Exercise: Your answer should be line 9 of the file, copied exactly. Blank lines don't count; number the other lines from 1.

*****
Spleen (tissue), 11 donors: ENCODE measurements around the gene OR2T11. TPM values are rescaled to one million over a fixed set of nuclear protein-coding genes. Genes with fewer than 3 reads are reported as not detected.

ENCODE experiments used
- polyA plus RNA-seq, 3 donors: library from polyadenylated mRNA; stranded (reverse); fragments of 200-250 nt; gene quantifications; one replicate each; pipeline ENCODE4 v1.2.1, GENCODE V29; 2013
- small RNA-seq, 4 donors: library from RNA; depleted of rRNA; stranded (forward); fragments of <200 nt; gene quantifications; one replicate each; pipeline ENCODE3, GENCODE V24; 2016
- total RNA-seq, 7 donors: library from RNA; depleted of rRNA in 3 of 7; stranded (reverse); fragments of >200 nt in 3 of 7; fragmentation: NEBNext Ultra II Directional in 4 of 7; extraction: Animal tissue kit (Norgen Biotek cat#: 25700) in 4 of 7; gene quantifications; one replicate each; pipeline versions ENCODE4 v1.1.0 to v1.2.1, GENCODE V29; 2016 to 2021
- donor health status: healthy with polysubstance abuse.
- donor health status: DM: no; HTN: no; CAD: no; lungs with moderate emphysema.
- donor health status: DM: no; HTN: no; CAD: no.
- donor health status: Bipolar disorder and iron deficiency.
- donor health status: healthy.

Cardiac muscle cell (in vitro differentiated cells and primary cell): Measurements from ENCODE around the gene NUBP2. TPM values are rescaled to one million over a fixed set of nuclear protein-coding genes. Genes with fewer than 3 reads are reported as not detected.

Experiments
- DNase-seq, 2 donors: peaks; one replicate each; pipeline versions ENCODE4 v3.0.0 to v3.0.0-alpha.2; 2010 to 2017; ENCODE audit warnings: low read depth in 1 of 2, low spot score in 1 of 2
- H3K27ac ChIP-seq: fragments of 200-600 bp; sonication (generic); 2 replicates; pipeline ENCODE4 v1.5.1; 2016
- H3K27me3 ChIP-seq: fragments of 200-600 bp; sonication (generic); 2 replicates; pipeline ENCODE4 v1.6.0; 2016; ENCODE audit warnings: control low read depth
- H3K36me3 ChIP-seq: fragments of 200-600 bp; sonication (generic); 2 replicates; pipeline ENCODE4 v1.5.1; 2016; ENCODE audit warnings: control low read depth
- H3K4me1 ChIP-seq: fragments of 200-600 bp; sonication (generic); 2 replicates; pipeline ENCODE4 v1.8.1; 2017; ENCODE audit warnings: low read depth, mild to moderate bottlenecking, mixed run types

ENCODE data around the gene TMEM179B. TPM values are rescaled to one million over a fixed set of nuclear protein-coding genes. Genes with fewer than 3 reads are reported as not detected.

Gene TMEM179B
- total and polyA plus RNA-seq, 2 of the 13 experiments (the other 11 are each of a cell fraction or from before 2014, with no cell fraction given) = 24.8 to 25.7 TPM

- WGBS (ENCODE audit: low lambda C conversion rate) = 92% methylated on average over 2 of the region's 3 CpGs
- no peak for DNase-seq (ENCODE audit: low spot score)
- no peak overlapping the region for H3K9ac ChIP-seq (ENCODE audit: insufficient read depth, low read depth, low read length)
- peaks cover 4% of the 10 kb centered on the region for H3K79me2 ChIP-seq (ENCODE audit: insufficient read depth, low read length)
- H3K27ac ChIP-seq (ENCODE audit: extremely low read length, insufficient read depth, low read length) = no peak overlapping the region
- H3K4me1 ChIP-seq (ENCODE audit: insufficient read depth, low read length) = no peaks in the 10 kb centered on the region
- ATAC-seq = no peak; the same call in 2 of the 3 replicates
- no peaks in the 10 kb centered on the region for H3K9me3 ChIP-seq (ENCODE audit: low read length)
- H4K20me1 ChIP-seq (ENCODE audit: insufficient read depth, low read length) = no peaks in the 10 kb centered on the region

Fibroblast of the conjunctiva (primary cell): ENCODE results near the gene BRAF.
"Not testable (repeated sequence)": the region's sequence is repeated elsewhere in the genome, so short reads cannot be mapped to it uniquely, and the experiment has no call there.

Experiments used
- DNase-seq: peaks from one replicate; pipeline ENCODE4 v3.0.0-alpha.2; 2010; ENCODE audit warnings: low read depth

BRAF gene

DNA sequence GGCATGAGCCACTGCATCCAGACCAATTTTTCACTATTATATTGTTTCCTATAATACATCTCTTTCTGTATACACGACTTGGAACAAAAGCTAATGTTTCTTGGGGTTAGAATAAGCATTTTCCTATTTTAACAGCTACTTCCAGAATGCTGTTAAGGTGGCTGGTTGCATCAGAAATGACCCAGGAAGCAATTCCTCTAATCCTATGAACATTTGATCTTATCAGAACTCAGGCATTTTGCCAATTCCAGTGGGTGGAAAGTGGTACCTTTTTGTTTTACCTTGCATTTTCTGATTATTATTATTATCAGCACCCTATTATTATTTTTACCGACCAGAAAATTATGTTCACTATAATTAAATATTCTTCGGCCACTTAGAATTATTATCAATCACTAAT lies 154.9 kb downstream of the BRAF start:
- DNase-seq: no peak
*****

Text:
- donor health status: Bipolar disorder and iron deficiency.